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Houston home sales experienced their fourth consecutive monthly decline in July. New listings slipped as well, but because sales slipped even more, inventory rose to its highest level in nearly two years. The decline has had a minimal impact on prices, though. In July of this year, the average closing price for a single-family home was nearly $40,000 more than July ’21.
Local home sales first dipped in April. The decline is accelerating as the year progresses. April ’22 sales were down 0.2 percent compared to April ’21. May sales were down 0.9 percent, June down 8.6 percent and July down 13.4 percent compared to the previous year, according to data recently released by the Houston Association of Realtors.
The trend shows no signs of abating. Pending sales fell to their second lowest level since March of ’21. Historically, sales peak in the early summer and begin to taper off in August. This suggests sales will likely continue to trend down through the remainder of the year.
New listings in July were comparable to July of last year (14,283 vs 14,400). The drop in July sales, though, lifted inventory. The 33,711 homes (single-family, duplexes, condos, and townhomes) in HAR’s database at the end of July reflects a 63.5 percent increase in listings since February, the high point this housing cycle.
With closings trending down, Houston is unlikely to set a sales record this year as it has for the past six years. Total sales for the 12 months ending in July slipped to 130,767, down from the peak of 134,189 in April.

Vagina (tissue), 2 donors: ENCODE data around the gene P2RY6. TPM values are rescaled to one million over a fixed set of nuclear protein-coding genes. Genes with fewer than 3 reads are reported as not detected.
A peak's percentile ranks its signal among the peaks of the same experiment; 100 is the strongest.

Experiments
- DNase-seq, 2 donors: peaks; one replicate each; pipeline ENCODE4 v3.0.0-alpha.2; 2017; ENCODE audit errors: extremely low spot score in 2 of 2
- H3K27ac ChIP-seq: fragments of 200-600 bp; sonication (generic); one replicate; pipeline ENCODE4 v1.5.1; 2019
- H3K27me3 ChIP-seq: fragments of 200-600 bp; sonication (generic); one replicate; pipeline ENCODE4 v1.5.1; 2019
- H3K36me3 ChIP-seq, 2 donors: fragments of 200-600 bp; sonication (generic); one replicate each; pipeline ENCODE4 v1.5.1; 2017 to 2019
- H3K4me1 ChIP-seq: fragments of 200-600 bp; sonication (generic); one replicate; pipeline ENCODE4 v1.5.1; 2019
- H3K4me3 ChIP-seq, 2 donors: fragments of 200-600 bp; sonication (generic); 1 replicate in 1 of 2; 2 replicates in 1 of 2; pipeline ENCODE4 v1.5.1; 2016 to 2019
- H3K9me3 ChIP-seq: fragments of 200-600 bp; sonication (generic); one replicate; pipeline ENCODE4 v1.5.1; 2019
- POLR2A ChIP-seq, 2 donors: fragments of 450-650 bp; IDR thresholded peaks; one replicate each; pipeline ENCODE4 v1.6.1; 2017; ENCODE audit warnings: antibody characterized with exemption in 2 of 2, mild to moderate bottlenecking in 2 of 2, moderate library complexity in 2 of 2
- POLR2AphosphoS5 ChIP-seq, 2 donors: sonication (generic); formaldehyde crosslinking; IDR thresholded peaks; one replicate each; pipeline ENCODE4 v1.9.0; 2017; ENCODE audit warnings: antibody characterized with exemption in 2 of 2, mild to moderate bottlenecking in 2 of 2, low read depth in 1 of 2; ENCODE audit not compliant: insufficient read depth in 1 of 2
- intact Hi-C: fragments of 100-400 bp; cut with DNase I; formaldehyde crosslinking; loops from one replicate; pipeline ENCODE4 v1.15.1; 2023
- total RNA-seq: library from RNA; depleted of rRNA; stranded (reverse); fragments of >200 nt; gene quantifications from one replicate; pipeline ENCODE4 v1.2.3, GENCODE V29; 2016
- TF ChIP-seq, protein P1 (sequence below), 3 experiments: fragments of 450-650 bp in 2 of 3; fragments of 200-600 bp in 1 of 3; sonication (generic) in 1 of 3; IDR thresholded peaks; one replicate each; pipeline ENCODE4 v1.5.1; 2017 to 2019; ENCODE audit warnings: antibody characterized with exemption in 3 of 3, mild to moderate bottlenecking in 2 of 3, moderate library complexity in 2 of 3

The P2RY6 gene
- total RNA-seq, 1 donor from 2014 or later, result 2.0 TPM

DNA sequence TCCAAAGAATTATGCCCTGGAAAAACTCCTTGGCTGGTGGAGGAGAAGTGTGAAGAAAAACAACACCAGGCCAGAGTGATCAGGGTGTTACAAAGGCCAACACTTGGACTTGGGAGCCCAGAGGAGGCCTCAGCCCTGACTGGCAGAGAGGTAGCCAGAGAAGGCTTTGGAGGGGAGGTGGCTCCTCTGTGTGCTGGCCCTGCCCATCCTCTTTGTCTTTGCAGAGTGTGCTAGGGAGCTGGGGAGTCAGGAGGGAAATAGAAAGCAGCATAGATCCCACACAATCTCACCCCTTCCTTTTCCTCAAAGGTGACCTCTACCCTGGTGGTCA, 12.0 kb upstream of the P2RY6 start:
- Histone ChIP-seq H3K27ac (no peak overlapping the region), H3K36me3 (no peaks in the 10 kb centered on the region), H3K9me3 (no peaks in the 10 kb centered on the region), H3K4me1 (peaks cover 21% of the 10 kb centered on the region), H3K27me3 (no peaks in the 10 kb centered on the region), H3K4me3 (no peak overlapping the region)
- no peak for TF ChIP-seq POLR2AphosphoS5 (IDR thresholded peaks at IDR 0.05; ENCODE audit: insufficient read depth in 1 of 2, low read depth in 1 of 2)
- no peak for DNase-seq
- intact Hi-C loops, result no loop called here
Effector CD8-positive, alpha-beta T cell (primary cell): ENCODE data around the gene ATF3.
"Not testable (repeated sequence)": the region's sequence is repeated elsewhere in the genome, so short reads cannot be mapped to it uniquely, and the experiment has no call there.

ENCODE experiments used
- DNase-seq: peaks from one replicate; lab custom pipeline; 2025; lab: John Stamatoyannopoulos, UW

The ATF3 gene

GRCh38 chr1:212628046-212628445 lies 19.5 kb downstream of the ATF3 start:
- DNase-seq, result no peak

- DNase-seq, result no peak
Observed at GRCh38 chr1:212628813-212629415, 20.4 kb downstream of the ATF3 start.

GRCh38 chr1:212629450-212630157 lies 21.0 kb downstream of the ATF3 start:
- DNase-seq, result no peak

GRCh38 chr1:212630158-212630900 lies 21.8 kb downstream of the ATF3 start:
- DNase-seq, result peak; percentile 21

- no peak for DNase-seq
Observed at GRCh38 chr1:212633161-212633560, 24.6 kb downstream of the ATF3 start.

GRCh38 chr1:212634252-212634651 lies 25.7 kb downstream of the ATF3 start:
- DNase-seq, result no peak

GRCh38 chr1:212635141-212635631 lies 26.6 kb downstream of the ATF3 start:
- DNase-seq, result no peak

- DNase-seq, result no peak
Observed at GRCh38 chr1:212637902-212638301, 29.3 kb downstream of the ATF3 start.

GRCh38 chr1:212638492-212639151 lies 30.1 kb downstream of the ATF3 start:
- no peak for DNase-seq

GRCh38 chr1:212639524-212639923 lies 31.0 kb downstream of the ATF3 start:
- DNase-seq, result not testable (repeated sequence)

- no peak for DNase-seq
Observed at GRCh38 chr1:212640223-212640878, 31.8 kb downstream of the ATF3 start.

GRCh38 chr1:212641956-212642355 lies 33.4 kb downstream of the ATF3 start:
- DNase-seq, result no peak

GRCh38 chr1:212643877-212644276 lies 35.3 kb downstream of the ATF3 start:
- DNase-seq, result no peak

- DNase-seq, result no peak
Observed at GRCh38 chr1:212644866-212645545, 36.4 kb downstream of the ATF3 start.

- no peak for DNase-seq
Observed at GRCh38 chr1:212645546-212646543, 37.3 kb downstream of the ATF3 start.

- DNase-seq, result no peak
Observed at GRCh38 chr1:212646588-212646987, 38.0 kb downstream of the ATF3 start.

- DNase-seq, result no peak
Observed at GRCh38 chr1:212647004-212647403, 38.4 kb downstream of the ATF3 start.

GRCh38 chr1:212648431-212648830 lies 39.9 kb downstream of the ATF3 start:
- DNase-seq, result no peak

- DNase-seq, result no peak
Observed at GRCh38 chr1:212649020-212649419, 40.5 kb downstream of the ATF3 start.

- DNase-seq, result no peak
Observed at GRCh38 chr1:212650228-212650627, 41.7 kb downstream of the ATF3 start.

Houston now has a 2.5-month supply of single-family homes, up from 2.0 months in June and a low of 1.3 months in March. This metric reflects how long it will take to deplete current inventory based on the prior 12 months of sales activity. That is the highest level since August of ’20 when it was 2.6 months.
Houston is moving toward a more balanced market in which neither the buyer nor the seller has the upper hand. The Partnership believes that a balanced market today is somewhere between 3.5 and 4.5 months of inventory. If the current pace of sales and new listings hold, Houston may reach that state later this year or early next year. The future path of mortgage interest rates and whether the U.S. slips into recession will also influence when the market stabilizes.
Slowing sales and rising inventories have had a minimal impact on home prices, however. The median price for a single-family home slipped $6,200 from June to July but was still $38,745 higher (12.5 percent) than July a year ago.
After surpassing the 100-percent mark for three straight months, the ‘Close to Original List Price Ratio’ for single-family homes fell to 98.9 percent in July. A reading above 100 percent signals that a majority of buyers paid above list price for homes on the market.
Prepared by Greater Houston Partnership Research
Patrick Jankowski, CERP
Senior Vice President, Research
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